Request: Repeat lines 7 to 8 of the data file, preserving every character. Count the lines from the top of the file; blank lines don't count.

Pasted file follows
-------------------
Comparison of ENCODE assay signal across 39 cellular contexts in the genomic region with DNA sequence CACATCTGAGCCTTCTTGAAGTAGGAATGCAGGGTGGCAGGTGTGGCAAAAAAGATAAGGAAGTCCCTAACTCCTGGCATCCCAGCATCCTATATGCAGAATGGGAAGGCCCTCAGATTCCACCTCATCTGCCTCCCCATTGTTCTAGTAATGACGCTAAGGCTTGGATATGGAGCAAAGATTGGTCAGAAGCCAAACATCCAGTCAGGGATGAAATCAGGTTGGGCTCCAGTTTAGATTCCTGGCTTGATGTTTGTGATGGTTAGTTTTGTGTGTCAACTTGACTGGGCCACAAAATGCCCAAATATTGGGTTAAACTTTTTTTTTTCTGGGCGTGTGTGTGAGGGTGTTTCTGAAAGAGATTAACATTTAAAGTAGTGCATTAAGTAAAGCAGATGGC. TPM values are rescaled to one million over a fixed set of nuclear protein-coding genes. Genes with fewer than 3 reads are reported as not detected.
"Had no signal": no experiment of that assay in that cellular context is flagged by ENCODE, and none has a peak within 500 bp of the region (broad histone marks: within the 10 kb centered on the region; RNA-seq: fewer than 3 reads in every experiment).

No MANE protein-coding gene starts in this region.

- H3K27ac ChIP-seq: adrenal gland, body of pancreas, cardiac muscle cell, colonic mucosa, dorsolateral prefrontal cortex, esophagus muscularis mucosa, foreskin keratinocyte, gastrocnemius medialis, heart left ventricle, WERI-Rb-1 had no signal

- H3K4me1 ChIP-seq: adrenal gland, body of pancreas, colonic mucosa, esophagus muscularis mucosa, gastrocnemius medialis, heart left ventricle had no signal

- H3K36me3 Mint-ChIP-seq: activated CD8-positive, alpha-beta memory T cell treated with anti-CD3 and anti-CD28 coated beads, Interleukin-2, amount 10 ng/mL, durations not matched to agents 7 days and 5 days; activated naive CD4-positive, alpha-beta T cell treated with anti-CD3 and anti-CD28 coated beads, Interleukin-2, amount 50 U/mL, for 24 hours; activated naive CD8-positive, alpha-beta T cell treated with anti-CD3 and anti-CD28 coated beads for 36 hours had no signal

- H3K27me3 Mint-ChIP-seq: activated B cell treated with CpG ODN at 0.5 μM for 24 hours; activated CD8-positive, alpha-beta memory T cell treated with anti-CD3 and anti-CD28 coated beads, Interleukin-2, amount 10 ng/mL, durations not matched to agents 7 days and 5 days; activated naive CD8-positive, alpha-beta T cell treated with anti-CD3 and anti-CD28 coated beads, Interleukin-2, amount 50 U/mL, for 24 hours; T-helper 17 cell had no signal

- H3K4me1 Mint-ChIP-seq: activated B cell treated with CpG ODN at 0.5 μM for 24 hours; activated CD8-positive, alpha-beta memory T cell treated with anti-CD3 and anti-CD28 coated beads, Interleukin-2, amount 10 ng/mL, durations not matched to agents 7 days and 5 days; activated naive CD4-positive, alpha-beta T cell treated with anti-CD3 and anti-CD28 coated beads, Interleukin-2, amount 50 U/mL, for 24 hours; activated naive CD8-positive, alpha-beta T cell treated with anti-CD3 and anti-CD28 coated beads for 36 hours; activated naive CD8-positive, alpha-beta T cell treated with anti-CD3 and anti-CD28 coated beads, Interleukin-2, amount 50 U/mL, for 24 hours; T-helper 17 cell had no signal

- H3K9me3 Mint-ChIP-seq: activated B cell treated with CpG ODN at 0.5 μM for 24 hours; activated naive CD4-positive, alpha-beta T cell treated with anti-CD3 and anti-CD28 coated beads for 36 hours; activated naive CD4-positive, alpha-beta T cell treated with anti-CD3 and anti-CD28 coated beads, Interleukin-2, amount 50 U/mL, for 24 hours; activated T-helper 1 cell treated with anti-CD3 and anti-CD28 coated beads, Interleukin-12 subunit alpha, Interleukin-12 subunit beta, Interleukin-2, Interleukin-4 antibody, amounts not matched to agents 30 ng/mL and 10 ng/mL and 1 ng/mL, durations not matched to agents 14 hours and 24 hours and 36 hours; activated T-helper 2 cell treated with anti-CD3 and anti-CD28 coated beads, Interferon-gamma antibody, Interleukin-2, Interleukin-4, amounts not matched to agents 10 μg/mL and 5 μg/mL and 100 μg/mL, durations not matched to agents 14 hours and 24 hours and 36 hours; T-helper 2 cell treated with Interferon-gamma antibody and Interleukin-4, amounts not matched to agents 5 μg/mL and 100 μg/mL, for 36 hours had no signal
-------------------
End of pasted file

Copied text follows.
- H3K27me3 Mint-ChIP-seq: activated B cell treated with CpG ODN at 0.5 μM for 24 hours; activated CD8-positive, alpha-beta memory T cell treated with anti-CD3 and anti-CD28 coated beads, Interleukin-2, amount 10 ng/mL, durations not matched to agents 7 days and 5 days; activated naive CD8-positive, alpha-beta T cell treated with anti-CD3 and anti-CD28 coated beads, Interleukin-2, amount 50 U/mL, for 24 hours; T-helper 17 cell had no signal

- H3K4me1 Mint-ChIP-seq: activated B cell treated with CpG ODN at 0.5 μM for 24 hours; activated CD8-positive, alpha-beta memory T cell treated with anti-CD3 and anti-CD28 coated beads, Interleukin-2, amount 10 ng/mL, durations not matched to agents 7 days and 5 days; activated naive CD4-positive, alpha-beta T cell treated with anti-CD3 and anti-CD28 coated beads, Interleukin-2, amount 50 U/mL, for 24 hours; activated naive CD8-positive, alpha-beta T cell treated with anti-CD3 and anti-CD28 coated beads for 36 hours; activated naive CD8-positive, alpha-beta T cell treated with anti-CD3 and anti-CD28 coated beads, Interleukin-2, amount 50 U/mL, for 24 hours; T-helper 17 cell had no signal